That’s what we proved to be–we critics–when Tulsa Ballet hit town, with the governor, Tulsa mayor, secretary of state and members of the Ballet board in tow.
I, at least, was hoping to love them–wouldn’t it have been neat to find, far away from any of our dance capitols, that something great was stirring? It happens all the time in the other arts; take, for example, the Flaming Lips, from Norman, OK, not far from Tulsa. (Their fantastically beautiful “Do You Realize?” is now Oklahoma’s official rock song! Don’t you think The Flaming Lips songs would lend themselves gorgeously to choreography?) But the pieces Tulsa Ballet showcased suffered from the usual problem of mediocre art–that it doesn’t join the general to the particular in any exciting or meaningful way. Everything was in outline. The dancers did well, though, as long as they didn’t have to go up on point (where they got stuck).
Here’s a couple of paragraphs from my Financial Times review:
At first glance, the Tulsa Ballet is not what you’d expect from Oklahoma–for one, because its 27 dancers are all from somewhere else. Directed by Italian Marcello Angelini since 1995, the troupe consists of émigrés from a handful of other states plus South Korea, Colombia, Jamaica, Sweden, Venezuela, the Netherlands, Brazil, Russia, Italy, China, and Japan. “How New York!” I think, impressed to find that the reddest state’s governor has flown out–with TV cameras on his tail–for this largely foreign crew.
But then the show begins, and though the dancing is fine and sometimes even beautiful, the dances seem as distant from extraordinary as Tulsa is from New York.
Kenneth MacMillan’s Elite Syncopations, to Joplin rags, belongs to the seedy-bar genre of Balanchine’s Slaughter on Tenth Avenue or Tudor’s Judgment of Paris. But Tudor and Balanchine endow their guns- and bodies-for-hire with a level of detail that wrings pathos out of the world-weary scene; Macmillan merely comments on the category, as if completing a school essay test: “If ragtime were ballet, what would it look like? 30 minutes.” Nevertheless, Kate Oderkirk and company star Karina Gonzalez pour themselves into the steps for a very sexy slitheriness.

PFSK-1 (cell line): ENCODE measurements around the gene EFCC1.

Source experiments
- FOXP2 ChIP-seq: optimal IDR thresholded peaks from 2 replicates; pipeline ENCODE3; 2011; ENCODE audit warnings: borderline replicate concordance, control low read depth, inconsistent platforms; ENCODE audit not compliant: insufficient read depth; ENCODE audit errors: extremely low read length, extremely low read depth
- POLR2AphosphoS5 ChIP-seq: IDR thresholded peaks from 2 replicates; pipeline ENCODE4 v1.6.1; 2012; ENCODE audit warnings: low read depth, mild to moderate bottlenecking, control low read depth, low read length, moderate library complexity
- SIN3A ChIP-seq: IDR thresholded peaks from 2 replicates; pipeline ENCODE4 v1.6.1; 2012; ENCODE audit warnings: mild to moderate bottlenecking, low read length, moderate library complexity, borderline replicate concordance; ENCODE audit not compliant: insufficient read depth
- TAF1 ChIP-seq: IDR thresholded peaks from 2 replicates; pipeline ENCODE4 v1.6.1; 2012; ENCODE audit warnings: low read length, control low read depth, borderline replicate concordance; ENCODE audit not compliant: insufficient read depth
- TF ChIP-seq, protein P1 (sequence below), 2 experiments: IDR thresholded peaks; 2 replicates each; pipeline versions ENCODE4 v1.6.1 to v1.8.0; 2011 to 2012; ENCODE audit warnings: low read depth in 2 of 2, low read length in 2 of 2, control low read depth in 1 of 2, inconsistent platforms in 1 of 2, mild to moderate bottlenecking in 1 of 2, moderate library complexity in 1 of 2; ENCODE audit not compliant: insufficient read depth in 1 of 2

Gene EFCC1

Soon Young Hue’s This is Your Life, created on the Tulsa dancers last year, is still more disappointing, because the South Korean choreographer’s New York debut actually starts from a promising conceit…..
For the whole piece, click here.
For more “elitist” crankiness, read Alastair Macaulay’s heartfelt belly-aching (as my farmer grandfather would put it) about the So You Think You Can Dance/Dancing with the Stars phenomenon, here. I’ve been wanting to write this piece forever, and probably because I knew it would seem hopelessly snobby–I can’t tell you how many people whose only exposure to dance are these shows ask me eagerly what I think of them–somehow haven’t. I just say I haven’t watched them much, which is true enough, but the reason is that they give me a stomachache.
Macaulay says, in short, that they strip all the forms they steal from of their dance. I agree, and it makes me sad that we couldn’t see some real mambos and rumbas and waltzes, with their breath and ecstasy. I think viewers would love them even more. I have to believe that, of course.
Fast forward to about the one minute mark on this trailer for Henry Chalfant’s great movie Mambo to Hip Hop, and you’ll see what we’re missing. Look at the spell this couple are putting on each other–that’s what the man’s body wave is about, not just a move–and the pace at which they do it lets you feel it, too. I love the way they start by touching foreheads: it’s so intimate.